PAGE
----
Last month, I enjoyed hearing best-selling author Daniel Pink at our RoundTable for Principals in Atlanta. Dan shared some highlights from his newest book, “When,” which is all about the science behind the best ways to leverage our time. Part of his session was about when we (and our kids) take time to play. Fred Rogers, from Mr. Rogers’ Neighborhood, once said,

“The single best step I took to get students engaged in my classroom,” said one faculty member, “was to move from my typical lesson plan to using design thinking.” Have you tried “design thinking?” It’s a practice that’s gaining interest among educators, coaches and even parents across our nation. I have advocated for it for years now, believing it made the difference

Parenting experts all agree: your children will always need you while they live under your roof—but how they need you will change over time. One of our problems as parents is—we lock into one way of helping our kids; one leadership style that doesn’t change as they mature. This presents a problem. Take homework, for example. A recent article in Education Week reported the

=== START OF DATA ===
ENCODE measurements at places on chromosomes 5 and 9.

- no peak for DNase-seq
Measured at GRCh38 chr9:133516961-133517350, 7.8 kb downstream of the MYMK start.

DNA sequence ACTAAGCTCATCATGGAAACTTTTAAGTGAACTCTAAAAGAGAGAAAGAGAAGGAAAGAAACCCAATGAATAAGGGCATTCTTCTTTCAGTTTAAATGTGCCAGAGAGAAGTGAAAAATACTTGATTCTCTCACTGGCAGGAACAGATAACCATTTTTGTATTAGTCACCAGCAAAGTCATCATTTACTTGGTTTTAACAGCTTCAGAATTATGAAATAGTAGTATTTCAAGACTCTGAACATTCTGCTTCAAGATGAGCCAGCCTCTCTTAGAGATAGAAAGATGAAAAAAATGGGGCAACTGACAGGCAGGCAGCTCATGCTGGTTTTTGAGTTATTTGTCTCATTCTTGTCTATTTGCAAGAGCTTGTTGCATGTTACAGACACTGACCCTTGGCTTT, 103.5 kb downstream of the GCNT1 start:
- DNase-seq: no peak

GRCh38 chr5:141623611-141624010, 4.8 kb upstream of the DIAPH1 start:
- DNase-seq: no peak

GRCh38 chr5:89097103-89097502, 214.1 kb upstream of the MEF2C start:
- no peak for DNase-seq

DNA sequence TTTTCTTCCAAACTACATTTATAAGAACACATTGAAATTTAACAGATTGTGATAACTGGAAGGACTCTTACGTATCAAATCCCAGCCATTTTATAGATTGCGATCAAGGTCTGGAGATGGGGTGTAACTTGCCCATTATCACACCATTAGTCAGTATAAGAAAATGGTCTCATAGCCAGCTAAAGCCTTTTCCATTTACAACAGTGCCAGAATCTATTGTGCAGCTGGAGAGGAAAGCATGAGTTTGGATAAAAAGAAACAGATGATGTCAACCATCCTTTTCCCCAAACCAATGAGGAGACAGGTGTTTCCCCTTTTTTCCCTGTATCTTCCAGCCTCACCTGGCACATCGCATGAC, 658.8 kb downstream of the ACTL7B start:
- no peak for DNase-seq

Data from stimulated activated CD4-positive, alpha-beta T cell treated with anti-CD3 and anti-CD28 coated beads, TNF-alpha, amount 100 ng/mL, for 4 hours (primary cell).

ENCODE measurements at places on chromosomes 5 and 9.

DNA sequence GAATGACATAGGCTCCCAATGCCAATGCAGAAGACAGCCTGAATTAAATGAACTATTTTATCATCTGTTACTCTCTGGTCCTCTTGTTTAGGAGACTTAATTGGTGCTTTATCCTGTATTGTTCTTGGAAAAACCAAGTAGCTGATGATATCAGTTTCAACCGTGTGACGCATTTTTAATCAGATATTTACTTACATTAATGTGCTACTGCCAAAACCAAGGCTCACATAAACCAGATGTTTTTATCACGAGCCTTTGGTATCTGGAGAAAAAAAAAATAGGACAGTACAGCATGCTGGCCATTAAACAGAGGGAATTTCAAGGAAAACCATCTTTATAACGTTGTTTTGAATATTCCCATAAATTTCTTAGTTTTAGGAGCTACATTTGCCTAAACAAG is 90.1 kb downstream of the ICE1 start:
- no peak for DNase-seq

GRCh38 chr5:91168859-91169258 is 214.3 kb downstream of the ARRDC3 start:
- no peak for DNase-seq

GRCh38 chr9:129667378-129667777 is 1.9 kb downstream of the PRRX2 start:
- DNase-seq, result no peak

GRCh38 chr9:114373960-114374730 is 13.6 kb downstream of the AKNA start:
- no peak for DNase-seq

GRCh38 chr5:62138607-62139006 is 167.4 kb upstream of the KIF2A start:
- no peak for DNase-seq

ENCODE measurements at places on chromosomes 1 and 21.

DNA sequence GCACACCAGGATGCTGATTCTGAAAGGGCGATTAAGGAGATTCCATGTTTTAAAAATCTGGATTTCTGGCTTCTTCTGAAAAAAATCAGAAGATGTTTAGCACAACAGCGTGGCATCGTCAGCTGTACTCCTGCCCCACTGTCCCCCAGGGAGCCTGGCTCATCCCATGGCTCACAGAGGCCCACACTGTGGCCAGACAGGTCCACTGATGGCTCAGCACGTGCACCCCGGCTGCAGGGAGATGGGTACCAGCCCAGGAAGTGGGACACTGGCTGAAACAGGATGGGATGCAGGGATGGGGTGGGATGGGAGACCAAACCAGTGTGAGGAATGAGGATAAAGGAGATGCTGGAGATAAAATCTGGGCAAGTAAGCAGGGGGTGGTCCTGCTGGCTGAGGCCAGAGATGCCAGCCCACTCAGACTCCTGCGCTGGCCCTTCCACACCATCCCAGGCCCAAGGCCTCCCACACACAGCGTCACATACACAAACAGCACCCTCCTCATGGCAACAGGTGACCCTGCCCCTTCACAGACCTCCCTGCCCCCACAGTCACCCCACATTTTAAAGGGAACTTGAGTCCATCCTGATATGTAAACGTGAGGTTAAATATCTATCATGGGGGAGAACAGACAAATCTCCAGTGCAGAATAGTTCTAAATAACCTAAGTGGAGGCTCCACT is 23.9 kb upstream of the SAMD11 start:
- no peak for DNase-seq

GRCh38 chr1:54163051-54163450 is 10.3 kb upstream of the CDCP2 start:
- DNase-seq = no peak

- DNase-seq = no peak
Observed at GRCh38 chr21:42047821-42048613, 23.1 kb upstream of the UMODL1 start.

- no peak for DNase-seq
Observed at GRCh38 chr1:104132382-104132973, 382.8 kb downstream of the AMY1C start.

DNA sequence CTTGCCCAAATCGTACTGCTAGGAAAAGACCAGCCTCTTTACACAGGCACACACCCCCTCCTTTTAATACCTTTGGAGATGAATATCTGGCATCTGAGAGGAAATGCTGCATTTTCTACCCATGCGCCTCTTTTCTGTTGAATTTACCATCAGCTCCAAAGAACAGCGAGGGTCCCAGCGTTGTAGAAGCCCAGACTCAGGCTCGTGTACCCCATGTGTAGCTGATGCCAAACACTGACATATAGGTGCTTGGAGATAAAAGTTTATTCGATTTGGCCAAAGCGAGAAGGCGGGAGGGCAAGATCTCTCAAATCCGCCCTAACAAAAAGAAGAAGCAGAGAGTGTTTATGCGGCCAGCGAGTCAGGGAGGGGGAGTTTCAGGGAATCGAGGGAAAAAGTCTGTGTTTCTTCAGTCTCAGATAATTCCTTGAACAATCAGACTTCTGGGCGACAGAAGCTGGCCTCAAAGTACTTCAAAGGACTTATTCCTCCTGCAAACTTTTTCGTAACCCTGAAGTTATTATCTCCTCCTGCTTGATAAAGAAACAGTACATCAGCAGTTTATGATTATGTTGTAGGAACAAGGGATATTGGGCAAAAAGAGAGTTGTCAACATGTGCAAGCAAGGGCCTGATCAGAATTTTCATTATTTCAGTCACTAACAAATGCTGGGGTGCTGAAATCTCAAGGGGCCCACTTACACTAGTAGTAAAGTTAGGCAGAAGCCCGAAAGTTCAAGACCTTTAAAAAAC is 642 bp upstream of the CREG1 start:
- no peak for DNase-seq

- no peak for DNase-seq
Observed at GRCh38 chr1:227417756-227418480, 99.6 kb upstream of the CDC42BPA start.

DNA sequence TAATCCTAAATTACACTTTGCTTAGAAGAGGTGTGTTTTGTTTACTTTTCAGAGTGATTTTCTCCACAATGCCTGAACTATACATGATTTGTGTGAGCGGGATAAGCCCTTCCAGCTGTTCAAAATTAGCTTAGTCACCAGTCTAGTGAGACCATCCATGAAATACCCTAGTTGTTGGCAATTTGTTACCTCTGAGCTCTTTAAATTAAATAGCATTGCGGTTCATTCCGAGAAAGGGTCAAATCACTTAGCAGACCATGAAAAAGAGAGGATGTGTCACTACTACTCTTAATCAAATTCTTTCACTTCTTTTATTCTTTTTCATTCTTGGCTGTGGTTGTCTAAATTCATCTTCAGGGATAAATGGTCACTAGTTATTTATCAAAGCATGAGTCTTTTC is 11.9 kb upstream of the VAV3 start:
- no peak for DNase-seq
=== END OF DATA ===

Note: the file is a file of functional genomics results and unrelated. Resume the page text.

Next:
The one conclusion I’ve drawn about standardized testing over the last several years is clear: no one really likes it. Students feel pressure to score well to get into the college they desire most; educators feel the pressure to ensure students do well, so they can get school funding; and parents feel the pressure because they believe high scores will

Reports have surfaced recently that some universities are disbanding “outdoor clubs” that have been going on for nearly a century. Why? They are too unsafe. For a century, these student-led outdoor clubs have enabled college students to get outside for hiking, biking, fishing and climbing. Today, however, all of these activities just seem…well, too risky. University officials from one of the schools, Penn